My ‘indoors’ Minyan

I don’t know about you, but I’ve become quite comfortable indoors,
I’ve come to enjoy the quiet, the cleaner air, and the sharper colors.
I’ve come to enjoy being woken by the myriad sounds of the birds,

And to then begin a slower paced routine at home.

I don’t know about you, but I’ve become quite comfortable indoors,
My children sleep deeply and wake when ready,
They prepare their food and eat heartily,

They are fortunate to have technologically to connect with their friends and teachers and continue learning.

They’re privileged to be a part of a fuller and more constant set of family interactions, but more amazingly they have been privy to the inner workings of neighborliness, and the true wonder of such a thing.

At this time of crisis, when we were all forced indoors, and the regular communal institutions were shut, we didn’t miss a beat.

Our neighbors, of different ages, religious persuasions, cultures and languages,  came together in a tight knit weave of tolerance, kindness and patience.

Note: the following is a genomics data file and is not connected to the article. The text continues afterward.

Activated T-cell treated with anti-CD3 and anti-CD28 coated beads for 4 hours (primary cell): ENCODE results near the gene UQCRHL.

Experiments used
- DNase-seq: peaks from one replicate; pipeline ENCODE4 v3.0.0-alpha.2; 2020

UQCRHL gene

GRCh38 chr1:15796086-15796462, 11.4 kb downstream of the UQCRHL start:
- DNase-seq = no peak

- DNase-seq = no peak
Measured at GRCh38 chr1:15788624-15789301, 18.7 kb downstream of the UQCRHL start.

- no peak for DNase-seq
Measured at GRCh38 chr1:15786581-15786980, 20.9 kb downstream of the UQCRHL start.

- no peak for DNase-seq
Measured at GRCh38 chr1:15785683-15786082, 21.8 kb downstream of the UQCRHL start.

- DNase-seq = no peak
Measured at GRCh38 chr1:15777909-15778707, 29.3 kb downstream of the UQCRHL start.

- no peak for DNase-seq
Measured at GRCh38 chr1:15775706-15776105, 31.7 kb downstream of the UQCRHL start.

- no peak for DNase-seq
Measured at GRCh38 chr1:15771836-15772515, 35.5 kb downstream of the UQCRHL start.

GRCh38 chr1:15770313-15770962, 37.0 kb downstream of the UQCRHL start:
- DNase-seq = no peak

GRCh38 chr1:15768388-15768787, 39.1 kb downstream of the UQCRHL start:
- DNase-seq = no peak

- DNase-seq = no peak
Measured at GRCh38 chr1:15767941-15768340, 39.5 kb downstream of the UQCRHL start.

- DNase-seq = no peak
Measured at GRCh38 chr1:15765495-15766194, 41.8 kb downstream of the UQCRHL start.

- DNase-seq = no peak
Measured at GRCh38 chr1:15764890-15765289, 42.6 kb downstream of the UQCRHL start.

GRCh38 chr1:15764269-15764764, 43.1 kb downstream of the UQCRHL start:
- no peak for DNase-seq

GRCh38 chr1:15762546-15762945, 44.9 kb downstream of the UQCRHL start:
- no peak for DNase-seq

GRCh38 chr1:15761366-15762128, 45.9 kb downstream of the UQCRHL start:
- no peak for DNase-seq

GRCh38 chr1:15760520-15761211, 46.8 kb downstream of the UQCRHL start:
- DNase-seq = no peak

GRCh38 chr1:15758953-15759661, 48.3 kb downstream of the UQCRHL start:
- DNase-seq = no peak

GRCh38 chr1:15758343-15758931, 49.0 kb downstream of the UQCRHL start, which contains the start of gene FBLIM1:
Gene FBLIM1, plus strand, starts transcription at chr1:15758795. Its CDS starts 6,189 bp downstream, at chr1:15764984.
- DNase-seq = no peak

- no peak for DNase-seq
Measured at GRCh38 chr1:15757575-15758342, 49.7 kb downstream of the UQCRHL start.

We shared our individual talents with each other, to create a magical place in which to praise G-d.

The “minyan”, the traditional group of 10 men required for communal service, was effortlessly re-created.

At 7:30 sharp each morning, some men would come downstairs to the building’s courtyard, masked, gloved and 2 meters apart. Others opened their windows or stood on their balconies and then together with the sounds of the wind, men, women and children chanted the prayers and answered Amen.

We listened to, and answered the mourners kaddish. We smiled at the sweet sounds of the young boys singing the final prayer on Shabbat morning, we sang and clapped along with the musicians playing the Hallel prayer on Yom Haatzmaut, we learned together with the Rabbi who taught us between mincha and ma’ariv, and we counted the days of the Omer.

And then, just as the prayer service began, it ended, and we all went back indoors.

I don’t know about you, but I became quite comfortable indoors.

About the Author
Caron Greenblatt is a resident of Jerusalem, having made Aliya from Johannesburg over 20 years ago. She is a practicing artist and professionally involved in all things "art" from art therapy, to art teaching to art tours. Caron founded "Jerusalem Art Tours", an art tour company which connects art and Jerusalem loving tourists with the local Jerusalem Art scene.
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